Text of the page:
By Rick Boucher
September 02, 2011
Town meetings in my most rural counties centered on talk of television – or the lack thereof – when I arrived in Congress in 1983. For some, mountains blocked television reception in the valleys below. For others, only one local station was available. With the Satellite Home Viewer Act, we worked through these challenges and brought the benefits of video connectivity to thousands of Americans, improving their lives.
Today, millions of Americans are taking advantage of the benefits of broadband, from real-time news to on-demand education and information to better health care options. The Internet advances daily life and transforms the way we’re able to interact with our world. But too many Americans have yet to experience this phenomenon, to take advantage of the opportunities it provides.
This promise of expansive rural opportunity leads me to support AT&T’s proposed merger with T-Mobile. The companies combining their strengths will bring 4G LTE wireless broadband access, with data speeds rivaling today’s fastest wired connections, to more than 97 percent of Americans. President Obama has set a goal for 98 percent of the population to have broadband access within five years; the combination of AT&T and T-Mobile very nearly achieves the President’s goal and does so with private capital, not taxpayer funds.
For a quarter-century, my efforts focused on keeping hard-to-reach rural communities up-to-speed with modern communications capabilities. My dedication today to seeing high-speed Internet services made available to rural populations is strengthened from witnessing first-hand the successes – with local focus and commitment – that can be achieved.
High-speed Internet access is a game changer for individuals, communities, states and our nation as a whole. Through economic development grants in deploying Internet backbones, our efforts helped connect one community to another. We pioneered the local use of fiber optics-based telemedicine and distance learning. The small Southwest Virginia town of Claudeville, for example, became the first in the nation to use television white spaces for wireless broadband delivery. And a new fiber optic backbone connected the rural town of Lebanon, Virginia to larger communities, which allowed Northrop Grumman and software developer CGI to locate large data and software engineering centers in the town, creating an estimated 700 jobs averaging $60,000 per position.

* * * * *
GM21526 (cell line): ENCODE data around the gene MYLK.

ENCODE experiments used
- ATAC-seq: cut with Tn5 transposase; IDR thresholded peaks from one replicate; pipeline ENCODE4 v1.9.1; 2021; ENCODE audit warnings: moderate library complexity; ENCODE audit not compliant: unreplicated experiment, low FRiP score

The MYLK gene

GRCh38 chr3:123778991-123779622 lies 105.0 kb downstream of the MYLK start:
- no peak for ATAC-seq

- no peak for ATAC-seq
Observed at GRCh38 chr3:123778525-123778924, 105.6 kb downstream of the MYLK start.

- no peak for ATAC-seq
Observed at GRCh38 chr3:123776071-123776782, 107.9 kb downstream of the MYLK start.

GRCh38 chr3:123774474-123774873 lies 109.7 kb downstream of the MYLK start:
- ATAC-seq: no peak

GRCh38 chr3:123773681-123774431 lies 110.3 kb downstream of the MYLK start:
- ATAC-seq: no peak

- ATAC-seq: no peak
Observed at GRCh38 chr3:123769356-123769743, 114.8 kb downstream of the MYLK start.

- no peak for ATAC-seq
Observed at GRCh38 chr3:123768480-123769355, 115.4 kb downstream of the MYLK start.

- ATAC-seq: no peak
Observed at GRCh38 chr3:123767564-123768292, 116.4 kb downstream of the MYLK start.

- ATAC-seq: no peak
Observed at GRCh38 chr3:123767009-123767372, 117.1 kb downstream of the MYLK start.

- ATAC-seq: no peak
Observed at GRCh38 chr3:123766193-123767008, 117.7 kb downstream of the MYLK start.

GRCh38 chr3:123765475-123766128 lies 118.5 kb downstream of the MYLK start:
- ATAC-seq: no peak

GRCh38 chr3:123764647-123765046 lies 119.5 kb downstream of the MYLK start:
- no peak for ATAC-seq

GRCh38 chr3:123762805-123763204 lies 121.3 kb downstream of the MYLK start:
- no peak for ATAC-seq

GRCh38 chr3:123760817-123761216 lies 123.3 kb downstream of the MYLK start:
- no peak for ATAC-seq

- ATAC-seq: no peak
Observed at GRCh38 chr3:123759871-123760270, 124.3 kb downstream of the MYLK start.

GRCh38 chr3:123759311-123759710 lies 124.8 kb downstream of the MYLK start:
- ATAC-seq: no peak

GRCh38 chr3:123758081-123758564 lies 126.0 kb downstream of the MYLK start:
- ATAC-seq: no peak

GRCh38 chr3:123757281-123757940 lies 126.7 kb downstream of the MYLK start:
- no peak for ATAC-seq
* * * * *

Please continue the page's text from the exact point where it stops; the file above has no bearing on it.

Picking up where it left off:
The Internet is a bridge that ties rural America to our nation's and our world’s economic mainstream; it enables virtually any business to be conducted from any location. A physical urban proximity to customers and suppliers is no longer necessary, as the virtual proximity of high-speed connectivity meets the same communications need. Operations can be conducted just as efficiently from remote regions as they can in or near cities. Then, businesses and their employees can capitalize on the lower costs and high quality of life rural communities offer.
Thousands of the smallest communities outside of urban areas either lack broadband service or have just one option that can be pricey for a relatively low connection speed, inadequate for modern business demands. With many of the same geographical and population density challenges that were encountered with the advent of television, Rural America is home to many of the broadband have-nots. The joining of AT&T's and T-Mobile’s wireless spectrum will largely fill the gap and bring robust Internet connectivity to rural localities where wired infrastructure is cost prohibitive.
Thanks to 28 years representing a rural Congressional district, I view through a rural lens the opportunities information technologies can bring to our nation. From a front row seat, I witnessed the transformative quality of broadband for rural America, and I am excited about the game changing opportunities that are now within our reach: I want every citizen to be part of the Broadband Revolution.
About: Rick Boucher was a member of the US House of Representatives. He chaired the Subcommittee on Communications and the Internet and cofounded the Congressional Internet Caucus. He's currently the Honorary Chairman of the Internet Innovation Alliance and the head of the Government Strategies Practice in Washington, DC.
Received August 17, 2011 - Published September 02, 2011
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